BBC slammed over Northern Ireland flag errorThe broadcaster hired a ‘corporate identity consultant’ to help it rebrand its entire portfolio includi
BBC slammed over Northern Ireland flag error
The broadcaster hired a ‘corporate identity consultant’ to help it rebrand its entire portfolio including new logos for its flagship TV channels and the iPlayer and BBC Sounds streaming services. BBC News, sport and weather were also updated in the revamp in October last year after market research revealed some audiences thought the BBC’s branding was looking ‘old fashioned’. The changes were announced by Kerris Bright, chief customer officer, but the BBC refused at the time to say how much the project, overseen by consultants at top advertising agency Wolff Olins, had cost taxpayers.
To ensure viewers were getting value for money, the Daily Express asked the BBC to reveal the cost in a Freedom of Information request submitted in April.
The BBC said that although it had the information, it was exempt from releasing it because doing so might hamper future negotiations with contractors for services it needed.
We appealed the decision and after an internal review the BBC agreed it was not sufficient reason to withhold the information.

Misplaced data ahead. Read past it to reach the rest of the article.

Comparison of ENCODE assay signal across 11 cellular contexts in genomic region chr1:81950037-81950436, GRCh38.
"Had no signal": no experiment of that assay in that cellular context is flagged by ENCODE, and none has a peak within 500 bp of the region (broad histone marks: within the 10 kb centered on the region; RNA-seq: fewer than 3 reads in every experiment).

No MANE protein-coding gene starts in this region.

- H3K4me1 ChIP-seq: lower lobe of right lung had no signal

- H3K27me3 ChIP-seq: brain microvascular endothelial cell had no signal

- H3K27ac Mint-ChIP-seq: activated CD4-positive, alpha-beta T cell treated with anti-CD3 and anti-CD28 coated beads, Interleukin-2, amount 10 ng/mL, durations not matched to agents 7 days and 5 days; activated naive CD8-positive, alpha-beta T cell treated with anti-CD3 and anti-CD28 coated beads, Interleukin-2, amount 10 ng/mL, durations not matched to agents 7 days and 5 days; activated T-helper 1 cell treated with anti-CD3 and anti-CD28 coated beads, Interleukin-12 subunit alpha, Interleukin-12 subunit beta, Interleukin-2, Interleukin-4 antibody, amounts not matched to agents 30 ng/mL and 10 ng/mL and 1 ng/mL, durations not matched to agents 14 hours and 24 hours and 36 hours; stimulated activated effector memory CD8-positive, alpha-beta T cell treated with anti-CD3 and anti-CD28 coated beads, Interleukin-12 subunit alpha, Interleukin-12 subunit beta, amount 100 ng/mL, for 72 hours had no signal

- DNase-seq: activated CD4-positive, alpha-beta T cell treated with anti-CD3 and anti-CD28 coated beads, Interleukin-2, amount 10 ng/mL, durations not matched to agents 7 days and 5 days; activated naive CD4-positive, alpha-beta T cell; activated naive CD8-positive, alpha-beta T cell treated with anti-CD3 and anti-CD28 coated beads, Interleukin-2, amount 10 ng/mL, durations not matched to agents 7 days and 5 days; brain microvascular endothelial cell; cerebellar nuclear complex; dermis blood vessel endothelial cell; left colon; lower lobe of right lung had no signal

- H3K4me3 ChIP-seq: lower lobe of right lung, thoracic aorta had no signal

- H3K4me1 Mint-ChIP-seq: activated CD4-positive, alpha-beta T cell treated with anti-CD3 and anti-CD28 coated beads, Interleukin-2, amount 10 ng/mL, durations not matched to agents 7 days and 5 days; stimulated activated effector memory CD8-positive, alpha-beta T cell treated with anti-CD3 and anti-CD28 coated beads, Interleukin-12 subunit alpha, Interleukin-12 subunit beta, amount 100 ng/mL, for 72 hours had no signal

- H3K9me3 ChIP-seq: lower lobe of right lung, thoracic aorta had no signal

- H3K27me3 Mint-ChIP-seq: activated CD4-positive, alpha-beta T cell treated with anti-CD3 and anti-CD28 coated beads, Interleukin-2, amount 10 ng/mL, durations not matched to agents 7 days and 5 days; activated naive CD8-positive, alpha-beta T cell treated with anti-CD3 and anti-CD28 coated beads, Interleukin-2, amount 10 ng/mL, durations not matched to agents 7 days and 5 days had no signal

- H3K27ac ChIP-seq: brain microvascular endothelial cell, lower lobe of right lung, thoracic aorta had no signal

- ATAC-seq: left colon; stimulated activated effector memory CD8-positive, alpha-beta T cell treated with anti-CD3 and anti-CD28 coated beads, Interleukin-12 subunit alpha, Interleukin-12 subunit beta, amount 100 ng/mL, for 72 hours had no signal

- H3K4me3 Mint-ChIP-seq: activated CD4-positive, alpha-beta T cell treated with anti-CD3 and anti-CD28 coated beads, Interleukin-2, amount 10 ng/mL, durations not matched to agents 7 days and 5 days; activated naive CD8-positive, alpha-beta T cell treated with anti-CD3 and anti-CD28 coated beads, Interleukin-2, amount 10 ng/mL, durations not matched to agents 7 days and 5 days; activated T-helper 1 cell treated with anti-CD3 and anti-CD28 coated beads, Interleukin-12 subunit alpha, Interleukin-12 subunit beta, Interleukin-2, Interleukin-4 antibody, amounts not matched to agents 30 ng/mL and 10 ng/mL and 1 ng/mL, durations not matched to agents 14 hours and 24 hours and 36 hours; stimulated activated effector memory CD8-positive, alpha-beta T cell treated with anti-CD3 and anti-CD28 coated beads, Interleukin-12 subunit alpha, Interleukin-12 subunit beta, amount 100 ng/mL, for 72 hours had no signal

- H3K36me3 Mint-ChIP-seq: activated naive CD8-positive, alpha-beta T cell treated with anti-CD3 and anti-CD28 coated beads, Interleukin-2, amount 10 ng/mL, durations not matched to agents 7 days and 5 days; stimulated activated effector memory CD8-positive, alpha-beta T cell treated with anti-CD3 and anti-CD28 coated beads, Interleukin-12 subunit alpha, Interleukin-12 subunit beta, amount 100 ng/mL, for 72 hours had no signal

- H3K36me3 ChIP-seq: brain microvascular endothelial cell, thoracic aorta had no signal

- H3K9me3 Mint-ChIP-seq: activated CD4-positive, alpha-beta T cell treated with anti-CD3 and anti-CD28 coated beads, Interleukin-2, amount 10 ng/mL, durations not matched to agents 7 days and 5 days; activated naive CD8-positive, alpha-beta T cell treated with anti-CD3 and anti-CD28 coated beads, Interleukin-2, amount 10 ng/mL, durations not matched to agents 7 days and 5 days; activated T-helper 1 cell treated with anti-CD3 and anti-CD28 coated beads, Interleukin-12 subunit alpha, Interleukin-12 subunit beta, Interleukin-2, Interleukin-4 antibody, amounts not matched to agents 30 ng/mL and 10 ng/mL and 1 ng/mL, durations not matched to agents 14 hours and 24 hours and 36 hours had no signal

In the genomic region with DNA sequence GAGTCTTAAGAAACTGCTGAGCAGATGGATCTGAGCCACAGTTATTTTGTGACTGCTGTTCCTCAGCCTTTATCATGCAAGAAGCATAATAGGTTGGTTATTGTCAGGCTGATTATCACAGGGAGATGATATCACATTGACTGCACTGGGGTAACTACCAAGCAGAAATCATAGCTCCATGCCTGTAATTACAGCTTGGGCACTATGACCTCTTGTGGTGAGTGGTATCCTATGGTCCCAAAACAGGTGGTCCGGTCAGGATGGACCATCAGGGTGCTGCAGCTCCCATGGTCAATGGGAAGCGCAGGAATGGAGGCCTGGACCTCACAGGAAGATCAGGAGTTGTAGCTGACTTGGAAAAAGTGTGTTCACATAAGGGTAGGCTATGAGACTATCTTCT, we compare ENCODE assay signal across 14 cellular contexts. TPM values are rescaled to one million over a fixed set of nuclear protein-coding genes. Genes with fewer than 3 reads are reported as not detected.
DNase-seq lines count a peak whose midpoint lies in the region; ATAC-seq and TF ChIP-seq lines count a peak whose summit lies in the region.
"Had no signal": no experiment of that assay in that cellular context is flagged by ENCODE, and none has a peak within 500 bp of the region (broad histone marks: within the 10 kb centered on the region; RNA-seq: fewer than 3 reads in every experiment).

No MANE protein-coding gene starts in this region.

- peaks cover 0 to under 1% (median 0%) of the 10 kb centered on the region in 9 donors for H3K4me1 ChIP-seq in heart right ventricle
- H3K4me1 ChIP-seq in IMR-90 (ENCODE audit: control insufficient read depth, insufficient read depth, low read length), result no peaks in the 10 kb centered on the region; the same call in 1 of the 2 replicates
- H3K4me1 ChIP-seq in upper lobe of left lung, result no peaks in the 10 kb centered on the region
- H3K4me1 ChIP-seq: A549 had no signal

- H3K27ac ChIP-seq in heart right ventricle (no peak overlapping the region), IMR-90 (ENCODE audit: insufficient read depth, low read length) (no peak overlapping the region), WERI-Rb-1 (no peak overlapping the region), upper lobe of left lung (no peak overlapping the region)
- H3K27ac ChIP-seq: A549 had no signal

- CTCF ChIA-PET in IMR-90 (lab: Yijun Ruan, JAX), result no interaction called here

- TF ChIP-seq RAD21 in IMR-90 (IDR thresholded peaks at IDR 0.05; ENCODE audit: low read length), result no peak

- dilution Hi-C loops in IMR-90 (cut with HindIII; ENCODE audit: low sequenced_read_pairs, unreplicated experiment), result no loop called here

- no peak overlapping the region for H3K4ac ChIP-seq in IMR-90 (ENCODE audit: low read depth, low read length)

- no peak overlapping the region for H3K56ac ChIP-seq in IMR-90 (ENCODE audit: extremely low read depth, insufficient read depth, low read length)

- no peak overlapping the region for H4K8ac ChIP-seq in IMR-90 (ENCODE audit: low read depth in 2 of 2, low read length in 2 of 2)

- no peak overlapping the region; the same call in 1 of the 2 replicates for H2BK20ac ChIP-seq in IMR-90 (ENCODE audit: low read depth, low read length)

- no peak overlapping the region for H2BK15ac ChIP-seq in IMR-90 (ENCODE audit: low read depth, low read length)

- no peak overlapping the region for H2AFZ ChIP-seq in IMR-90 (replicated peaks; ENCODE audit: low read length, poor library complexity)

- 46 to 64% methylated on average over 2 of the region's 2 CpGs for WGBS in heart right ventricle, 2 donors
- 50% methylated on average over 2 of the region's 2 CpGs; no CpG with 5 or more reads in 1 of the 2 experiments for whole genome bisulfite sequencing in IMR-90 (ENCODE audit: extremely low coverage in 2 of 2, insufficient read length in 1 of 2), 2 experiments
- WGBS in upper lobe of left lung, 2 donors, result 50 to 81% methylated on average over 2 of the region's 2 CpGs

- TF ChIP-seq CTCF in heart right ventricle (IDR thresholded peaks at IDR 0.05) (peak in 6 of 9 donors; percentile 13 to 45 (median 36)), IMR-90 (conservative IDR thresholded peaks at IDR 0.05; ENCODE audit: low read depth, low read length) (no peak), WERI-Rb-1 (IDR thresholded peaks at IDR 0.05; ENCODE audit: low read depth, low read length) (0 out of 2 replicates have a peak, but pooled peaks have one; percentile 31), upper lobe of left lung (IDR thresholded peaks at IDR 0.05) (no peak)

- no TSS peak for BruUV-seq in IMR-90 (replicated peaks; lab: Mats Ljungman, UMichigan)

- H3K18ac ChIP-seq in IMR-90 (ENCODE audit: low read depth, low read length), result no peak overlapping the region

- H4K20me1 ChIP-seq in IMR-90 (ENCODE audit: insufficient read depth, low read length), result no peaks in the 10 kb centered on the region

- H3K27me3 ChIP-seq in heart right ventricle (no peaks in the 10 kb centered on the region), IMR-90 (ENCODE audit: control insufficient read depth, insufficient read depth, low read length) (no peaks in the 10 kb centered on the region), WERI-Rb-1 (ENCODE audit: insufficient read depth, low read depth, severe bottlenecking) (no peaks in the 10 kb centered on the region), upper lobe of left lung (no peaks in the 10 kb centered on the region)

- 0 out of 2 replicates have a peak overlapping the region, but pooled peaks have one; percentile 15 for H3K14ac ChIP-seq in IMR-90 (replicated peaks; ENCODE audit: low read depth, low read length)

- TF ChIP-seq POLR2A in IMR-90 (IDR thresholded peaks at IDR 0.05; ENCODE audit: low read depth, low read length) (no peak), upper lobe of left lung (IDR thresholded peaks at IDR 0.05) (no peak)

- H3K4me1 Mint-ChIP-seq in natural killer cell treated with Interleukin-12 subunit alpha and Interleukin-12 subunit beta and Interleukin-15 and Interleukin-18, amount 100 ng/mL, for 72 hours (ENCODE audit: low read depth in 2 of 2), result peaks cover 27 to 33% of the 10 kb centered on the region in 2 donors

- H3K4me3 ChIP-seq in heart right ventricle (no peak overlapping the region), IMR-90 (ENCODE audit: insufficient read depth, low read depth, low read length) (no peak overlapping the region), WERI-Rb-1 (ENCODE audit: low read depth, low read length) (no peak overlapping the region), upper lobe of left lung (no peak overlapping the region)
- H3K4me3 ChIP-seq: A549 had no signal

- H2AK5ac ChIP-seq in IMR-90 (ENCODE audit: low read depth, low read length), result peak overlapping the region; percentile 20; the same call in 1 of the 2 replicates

However, they exempted themselves a second time on the grounds they did not have a centrally held record of the full cost.
They added that it would now take ‘weeks’ to find out as they would have to ask every single team involved in the project how much work they had done and what they had spent.
The Daily Express immediately launched an appeal to the Information Commissioner demanding the BBC stop making excuses and reveal the cost of the project to us.
Their refusal sparked anger among campaigners already incensed at the BBC’s decision to charge over-75s for the licence fee as the cost of living crisis worsens.
Over-75s were charged the licence fee
Dennis Reed, who runs the Silver Voices campaign group representing senior citizens in the UK, described the BBC’s response as ‘baloney’.
He said “This is the sort of baloney that we expect from BBC executives. Any large corporation on a project like this would have the overall cost of the project available as part of their budgeting process.
“It’s impossible to suggest that they would have to go to every single team that’s involved in that project. They will have an overall cost of that project within their budget.
“It’s important to contrast what they’re spending on things like branding compared to what they say they’ve saved by not giving over-75s their free licences, and so they’re just finding ways to avoid providing that information to the public.
“And the fact that they’re given two different reasons, one being commercial interest, and now saying it’ll take too long, they’re just trying to avoid providing the information.”
Rebecca Ryan, Campaign Director of Defund the BBC, responded by accusing the corporation of “moving the goalposts to cover its own back”, while former Brexit Party MEP Rupert Lowe branded it “arrogant and lazy”.
Dennis Reed described the BBC’s response as ‘baloney’
Ms Ryan said: “The BBC is expert in moving the goalposts to cover its own back. Its lack of transparency here speaks volumes and the corporation’s bosses clearly don’t want the true cost to be known by the public.